Wednesday, September 18, 2013

Book Review: Pelican Bay by Jesse Giles Christiansen

Pelican Bay, by Jesse Giles Christiansen
2013, 208p, Mystery Suspense
My Rating=4 stars
Content: Mild language
Source: Received a copy from the author for an honest review

Some things are better left alone…

After Ethan Hodges discovers an undersea cemetery just off the beach of Pelican Bay, South Carolina, he seeks answers from a grandfatherly fisherman named Captain Shelby. The captain wants the past to remain buried, and he warns Ethan to stay away. But Ethan doesn't listen.

Ethan's best friend and secret love interest, Morgan Olinsworth, joins in the investigation, unearthing intriguing secrets about the mysterious fisherman. When Captain Shelby is suspected of murder and disappears, a manhunt ensues, revealing a truth that unnerves everyone in Pelican Bay.

Ethan's parents died at sea and he was raised by his paternal grandmother, Sidney Hodges. Sidney worries about Ethan since his best friend is a woman who he spends all his time with but she won't marry him and a crazy old man who talks to the pelicans. Ethan's best friend, Morgan, is a librarian and is painfully shy. Any time Ethan tries to profess his love for her or give her a compliment, she stops him and tells him she doesn't want to hear things like that. He's been friends with Captain Shelby for many years and the Captain treats Ethan like a son, but how much does Ethan really know about him?

One day, Ethan sees some gravestones in the water and wants to go diving to check them out. He enlists Morgan's help and that takes them on their quest to find out exactly who Captain Shelby is. There's lots of mystery and intrigue surrounding Captain Shelby and solving this mystery becomes the focus of their lives (and mine). 

I read the summary on this and was instantly intrigued! Honestly, I wasn't too crazy about the cover so don't let that keep you from giving this book a chance. The writing is amazing! The author has great command of the English language and it shows in his vivid descriptions and flowing style. I was glad I was reading it on my Kindle so I could look up the definitions of some of the words, like sagaciously and lugubriously. It also seemed like it would be a fast read, but I found myself taking my time to absorb what was happening.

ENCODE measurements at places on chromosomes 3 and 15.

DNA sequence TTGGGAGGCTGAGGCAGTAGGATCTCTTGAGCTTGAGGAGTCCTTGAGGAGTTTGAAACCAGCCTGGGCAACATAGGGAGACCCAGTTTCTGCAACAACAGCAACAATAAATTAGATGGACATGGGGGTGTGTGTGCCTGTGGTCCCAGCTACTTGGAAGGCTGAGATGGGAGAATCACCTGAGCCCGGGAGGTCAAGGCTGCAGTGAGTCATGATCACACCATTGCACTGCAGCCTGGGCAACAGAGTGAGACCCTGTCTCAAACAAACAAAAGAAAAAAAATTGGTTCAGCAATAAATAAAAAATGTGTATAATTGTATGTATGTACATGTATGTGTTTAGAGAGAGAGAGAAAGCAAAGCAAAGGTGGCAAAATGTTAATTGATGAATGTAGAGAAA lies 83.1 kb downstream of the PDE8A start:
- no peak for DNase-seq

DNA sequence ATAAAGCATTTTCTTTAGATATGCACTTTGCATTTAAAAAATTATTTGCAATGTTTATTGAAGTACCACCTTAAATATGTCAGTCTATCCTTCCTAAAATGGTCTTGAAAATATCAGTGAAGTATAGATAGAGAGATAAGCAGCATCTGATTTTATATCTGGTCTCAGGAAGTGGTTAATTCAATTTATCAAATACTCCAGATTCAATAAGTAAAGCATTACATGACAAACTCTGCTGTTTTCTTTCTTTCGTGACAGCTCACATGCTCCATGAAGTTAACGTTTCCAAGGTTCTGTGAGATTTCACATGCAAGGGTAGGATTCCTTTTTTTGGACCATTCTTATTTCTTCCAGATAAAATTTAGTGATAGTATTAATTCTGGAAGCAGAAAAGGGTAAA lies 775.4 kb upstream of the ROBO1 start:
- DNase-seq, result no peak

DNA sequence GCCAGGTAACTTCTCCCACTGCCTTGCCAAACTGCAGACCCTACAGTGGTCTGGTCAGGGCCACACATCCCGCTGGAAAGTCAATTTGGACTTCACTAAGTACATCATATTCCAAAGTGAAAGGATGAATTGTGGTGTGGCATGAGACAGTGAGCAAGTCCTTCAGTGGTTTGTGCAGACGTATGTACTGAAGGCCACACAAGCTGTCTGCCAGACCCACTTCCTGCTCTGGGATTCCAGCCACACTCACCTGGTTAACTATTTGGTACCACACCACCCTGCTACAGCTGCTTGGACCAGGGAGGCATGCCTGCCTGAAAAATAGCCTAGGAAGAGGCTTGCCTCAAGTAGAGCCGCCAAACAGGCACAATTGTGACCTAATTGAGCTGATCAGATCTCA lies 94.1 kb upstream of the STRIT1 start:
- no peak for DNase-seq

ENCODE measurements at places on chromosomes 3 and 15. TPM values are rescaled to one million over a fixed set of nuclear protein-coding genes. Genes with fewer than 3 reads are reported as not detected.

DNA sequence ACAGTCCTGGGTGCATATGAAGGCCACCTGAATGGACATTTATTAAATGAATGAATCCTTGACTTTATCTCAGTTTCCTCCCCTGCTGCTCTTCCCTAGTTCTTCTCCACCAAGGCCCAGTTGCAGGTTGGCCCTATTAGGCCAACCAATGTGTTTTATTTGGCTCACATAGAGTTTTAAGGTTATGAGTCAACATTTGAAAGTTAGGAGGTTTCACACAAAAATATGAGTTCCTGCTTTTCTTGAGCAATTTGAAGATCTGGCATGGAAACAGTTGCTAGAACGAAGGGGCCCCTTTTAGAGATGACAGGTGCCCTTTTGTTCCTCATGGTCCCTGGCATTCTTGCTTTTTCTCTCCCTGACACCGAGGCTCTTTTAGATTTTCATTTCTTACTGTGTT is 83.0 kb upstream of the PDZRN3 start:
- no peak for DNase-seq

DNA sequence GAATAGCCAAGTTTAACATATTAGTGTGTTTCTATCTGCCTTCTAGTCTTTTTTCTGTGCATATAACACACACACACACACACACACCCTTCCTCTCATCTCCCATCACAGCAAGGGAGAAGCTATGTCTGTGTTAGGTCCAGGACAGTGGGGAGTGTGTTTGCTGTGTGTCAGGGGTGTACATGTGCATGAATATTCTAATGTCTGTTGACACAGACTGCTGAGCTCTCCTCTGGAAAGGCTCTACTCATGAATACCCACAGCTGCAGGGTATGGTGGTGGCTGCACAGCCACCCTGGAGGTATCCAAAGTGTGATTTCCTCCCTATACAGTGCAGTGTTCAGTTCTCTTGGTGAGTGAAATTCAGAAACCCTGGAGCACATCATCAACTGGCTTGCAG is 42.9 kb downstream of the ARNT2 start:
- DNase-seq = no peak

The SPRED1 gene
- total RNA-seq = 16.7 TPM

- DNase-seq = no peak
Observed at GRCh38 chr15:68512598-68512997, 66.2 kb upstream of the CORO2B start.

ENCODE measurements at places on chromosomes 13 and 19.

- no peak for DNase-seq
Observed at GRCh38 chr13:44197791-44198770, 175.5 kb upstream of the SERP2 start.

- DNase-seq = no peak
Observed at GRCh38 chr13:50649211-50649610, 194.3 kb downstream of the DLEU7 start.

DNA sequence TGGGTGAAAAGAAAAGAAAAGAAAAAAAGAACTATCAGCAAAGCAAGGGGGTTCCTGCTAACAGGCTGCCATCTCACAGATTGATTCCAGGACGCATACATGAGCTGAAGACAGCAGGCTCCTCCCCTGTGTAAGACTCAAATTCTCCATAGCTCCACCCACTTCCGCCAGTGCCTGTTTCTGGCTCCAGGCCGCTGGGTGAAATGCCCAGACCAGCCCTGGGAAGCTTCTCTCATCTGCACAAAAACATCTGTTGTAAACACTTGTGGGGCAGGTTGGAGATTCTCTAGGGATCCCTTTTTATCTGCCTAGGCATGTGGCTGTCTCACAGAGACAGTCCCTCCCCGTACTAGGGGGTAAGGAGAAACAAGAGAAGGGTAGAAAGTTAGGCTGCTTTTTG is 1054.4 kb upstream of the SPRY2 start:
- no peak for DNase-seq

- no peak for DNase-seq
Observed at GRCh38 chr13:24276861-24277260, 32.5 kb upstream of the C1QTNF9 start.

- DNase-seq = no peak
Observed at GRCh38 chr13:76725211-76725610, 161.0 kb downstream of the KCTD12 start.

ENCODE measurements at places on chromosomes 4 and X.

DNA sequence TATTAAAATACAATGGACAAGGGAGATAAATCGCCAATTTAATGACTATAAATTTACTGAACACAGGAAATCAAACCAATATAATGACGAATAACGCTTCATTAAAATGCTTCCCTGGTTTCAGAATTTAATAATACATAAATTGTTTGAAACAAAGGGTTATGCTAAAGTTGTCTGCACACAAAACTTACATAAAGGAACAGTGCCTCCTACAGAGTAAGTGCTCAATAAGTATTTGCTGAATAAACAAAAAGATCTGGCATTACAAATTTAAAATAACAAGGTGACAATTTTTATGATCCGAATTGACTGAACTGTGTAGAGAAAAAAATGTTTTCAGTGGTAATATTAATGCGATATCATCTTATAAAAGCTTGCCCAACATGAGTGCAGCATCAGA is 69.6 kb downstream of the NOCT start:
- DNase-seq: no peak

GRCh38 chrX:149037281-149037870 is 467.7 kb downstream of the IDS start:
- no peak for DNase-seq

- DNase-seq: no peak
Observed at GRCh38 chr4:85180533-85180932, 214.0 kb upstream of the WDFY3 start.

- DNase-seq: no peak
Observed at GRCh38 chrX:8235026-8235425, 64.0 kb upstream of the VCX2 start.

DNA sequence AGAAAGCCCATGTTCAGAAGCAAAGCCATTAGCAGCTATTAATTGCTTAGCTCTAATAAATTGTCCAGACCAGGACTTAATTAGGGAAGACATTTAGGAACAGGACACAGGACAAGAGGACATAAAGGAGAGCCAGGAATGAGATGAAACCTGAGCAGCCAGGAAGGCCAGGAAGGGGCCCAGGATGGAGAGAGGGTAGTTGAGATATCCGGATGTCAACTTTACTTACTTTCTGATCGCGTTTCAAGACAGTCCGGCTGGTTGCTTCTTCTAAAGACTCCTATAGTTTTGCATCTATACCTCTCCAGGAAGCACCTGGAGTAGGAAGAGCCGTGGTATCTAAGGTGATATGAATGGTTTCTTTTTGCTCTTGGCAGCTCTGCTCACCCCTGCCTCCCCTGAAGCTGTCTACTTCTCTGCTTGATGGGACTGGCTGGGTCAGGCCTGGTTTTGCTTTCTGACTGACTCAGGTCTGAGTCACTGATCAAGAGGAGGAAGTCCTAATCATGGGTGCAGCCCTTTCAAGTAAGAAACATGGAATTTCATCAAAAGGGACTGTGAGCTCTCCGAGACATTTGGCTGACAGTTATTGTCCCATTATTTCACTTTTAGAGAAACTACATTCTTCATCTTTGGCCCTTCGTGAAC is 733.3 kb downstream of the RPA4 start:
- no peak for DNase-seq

One of my favorite quotes is when Ethan is thinking back to when he was young and learning to surf: "I soon turned my focus to riding the waves, rather than trying to stop them. Now this is a good philosophy of life, I imagine. We cannot stop the waves of misfortune, but we can learn to ride them so that misfortune somehow feels like fortune." (p. 15)

This is a book I would recommend to others, with the warning that there is some language in it. The author has another book out that also sounds interesting to me and I look forward to reading even more from him in the future (and with his goal to write at least 50 novels, there will be plenty of opportunities)!

About the Author:

Jesse Giles Christiansen is an American author who writes compelling literary fiction that weaves the real with the surreal. He attended Florida State University where he received his B.A. in English literature. He wrote his first novel, "About: Journey Into The Mystic" after spending a summer in Alaska working on fishing boats. His newest novel, "Pelican Bay," focuses on a very old fisherman, Captain Shelby, and the mysterious happenings linked to him surrounding a nosy, sea-battered beach town (release date: July 20th, 2013, Imajin Books). One of his literary goals is to write at least fifty novels, and he reminds himself always of something that Ray Bradbury once said: "You fail only if you stop writing."


Katie Watkins said...

This sounds really good. As for the language--is it a really bad word? I can handle the others if it's not a ton, but not that one. :)

Melanie Valderrama said...

No f-bombs. If there were, I would specify that. I changed the content to mild language since it's not bad (at least to me).

Jesse Giles Christiansen said...

Thanks Melanie for this intelligent, thorough, and appreciative review. I highly value your readership and your contribution to the literary community.

Also, thanks for mentioning that there are no "f-bombs" in this novel. Also, I'll add that the bad language is minor and quite infrequent. The only notable section is where there is a "love battle" between Ethan and Henry over Morgan. Ethan gets a bit heated.

Thanks for willing to read! : )

Melanie Valderrama said...

You're welcome, Jesse! I'm looking forward to reading more in the future!

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